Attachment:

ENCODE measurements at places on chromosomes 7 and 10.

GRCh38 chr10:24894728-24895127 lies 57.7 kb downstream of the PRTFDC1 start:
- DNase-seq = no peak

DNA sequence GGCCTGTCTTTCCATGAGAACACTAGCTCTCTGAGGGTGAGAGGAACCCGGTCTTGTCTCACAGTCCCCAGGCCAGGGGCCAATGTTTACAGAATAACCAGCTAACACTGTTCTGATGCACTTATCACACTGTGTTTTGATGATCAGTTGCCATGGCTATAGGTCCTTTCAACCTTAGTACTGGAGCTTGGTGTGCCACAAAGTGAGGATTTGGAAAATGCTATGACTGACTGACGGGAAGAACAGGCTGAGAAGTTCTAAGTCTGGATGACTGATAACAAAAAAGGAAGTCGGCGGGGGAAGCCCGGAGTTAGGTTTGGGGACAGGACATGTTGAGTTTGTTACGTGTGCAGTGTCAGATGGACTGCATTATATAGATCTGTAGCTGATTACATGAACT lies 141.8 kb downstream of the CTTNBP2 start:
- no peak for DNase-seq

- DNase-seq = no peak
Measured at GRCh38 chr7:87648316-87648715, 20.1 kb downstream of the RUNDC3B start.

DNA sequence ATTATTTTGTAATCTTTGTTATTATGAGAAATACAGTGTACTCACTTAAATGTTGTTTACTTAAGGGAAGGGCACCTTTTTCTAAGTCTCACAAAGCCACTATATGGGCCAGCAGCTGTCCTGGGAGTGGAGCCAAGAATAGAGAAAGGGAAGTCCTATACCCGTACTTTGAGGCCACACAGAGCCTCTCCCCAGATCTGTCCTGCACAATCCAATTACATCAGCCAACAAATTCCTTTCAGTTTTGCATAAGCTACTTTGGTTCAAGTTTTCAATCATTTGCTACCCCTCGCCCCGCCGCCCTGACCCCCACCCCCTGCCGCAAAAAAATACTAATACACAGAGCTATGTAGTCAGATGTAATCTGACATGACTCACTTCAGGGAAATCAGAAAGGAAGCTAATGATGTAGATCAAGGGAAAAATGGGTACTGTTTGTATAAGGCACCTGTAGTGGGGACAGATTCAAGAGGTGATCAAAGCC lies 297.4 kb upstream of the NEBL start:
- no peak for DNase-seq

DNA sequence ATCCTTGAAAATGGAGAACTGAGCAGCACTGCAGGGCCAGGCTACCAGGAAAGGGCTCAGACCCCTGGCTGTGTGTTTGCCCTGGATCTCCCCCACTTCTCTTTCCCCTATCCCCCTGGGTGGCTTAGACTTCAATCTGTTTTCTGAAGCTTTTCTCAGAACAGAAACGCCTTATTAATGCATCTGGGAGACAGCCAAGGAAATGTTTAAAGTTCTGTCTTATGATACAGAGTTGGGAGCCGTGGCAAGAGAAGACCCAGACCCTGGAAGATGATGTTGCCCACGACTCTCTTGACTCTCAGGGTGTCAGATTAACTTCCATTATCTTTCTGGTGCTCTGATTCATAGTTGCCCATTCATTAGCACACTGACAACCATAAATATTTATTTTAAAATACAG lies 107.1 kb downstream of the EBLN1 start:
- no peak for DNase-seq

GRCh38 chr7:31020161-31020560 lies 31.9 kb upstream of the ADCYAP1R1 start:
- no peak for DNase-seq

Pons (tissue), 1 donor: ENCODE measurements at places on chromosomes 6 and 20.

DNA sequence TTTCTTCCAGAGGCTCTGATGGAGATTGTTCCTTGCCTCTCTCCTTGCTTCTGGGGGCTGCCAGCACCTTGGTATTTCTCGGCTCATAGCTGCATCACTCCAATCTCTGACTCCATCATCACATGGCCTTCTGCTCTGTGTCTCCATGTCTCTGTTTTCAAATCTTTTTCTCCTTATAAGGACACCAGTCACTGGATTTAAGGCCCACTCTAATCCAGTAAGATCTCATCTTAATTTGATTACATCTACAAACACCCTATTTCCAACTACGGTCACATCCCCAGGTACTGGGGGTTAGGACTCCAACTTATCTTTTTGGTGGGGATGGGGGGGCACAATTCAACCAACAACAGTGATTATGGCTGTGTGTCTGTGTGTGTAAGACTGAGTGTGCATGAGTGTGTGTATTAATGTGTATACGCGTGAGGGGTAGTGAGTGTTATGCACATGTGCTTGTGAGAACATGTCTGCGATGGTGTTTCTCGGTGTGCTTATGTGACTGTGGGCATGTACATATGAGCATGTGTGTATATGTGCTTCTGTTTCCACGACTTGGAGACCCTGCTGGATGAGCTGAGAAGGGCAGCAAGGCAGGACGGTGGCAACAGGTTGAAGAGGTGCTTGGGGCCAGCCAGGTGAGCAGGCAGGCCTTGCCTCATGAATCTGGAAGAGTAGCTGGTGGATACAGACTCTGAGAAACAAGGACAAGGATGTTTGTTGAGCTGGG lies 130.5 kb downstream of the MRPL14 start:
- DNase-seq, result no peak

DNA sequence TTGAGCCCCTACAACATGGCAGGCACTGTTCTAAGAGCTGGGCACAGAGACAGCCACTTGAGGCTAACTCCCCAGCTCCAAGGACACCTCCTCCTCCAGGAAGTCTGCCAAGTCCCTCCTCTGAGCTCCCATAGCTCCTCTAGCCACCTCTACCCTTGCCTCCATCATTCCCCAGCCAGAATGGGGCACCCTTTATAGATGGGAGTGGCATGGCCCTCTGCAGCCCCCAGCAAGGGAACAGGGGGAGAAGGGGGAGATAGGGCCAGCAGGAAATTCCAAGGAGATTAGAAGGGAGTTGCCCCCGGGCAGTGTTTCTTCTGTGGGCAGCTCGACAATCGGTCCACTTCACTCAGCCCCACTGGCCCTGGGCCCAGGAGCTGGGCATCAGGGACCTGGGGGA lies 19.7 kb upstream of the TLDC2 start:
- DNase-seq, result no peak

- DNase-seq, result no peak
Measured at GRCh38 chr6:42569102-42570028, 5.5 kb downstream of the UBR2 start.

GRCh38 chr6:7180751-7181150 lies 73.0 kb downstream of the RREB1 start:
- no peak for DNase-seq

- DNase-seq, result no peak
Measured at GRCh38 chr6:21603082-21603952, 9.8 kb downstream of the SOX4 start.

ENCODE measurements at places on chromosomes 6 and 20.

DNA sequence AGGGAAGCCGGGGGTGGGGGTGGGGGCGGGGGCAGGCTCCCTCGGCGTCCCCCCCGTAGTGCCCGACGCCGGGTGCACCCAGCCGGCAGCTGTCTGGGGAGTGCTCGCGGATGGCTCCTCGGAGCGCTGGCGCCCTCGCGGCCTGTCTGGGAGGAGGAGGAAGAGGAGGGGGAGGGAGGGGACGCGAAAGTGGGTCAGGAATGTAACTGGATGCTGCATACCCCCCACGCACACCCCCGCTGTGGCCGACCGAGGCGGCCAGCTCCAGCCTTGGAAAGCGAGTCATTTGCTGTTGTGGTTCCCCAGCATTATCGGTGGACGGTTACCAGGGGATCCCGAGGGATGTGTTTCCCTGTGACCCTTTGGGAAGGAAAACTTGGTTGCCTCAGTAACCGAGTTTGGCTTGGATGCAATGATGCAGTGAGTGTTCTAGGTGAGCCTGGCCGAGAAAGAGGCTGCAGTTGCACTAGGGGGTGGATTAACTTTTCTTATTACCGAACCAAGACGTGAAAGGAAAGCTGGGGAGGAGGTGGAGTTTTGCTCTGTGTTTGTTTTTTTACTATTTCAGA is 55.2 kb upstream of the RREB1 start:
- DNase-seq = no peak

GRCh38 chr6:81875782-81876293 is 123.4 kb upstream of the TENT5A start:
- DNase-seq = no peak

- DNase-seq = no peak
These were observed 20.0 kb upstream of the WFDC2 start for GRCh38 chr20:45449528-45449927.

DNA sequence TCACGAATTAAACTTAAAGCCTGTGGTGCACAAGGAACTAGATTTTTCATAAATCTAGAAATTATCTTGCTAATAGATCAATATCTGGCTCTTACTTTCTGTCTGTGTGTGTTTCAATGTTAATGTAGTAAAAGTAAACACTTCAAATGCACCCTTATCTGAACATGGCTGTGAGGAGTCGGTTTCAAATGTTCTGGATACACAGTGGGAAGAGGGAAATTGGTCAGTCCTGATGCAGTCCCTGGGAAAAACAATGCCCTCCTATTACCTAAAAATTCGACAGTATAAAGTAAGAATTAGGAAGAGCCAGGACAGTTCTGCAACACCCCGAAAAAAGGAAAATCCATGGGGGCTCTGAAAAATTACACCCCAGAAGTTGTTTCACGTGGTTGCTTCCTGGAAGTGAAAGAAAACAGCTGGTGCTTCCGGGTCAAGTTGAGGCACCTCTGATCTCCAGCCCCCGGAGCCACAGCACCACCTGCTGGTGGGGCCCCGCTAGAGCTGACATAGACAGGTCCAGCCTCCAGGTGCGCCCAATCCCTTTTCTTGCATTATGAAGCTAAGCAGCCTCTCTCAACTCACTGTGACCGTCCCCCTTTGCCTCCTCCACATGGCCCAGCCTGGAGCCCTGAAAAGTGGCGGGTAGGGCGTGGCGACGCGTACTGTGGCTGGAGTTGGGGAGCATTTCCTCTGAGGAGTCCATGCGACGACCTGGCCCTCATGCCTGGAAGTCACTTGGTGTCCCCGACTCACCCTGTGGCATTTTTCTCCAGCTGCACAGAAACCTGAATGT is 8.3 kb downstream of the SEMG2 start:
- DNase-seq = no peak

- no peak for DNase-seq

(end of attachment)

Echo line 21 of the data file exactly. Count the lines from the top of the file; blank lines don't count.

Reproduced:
GRCh38 chr6:7180751-7181150 lies 73.0 kb downstream of the RREB1 start: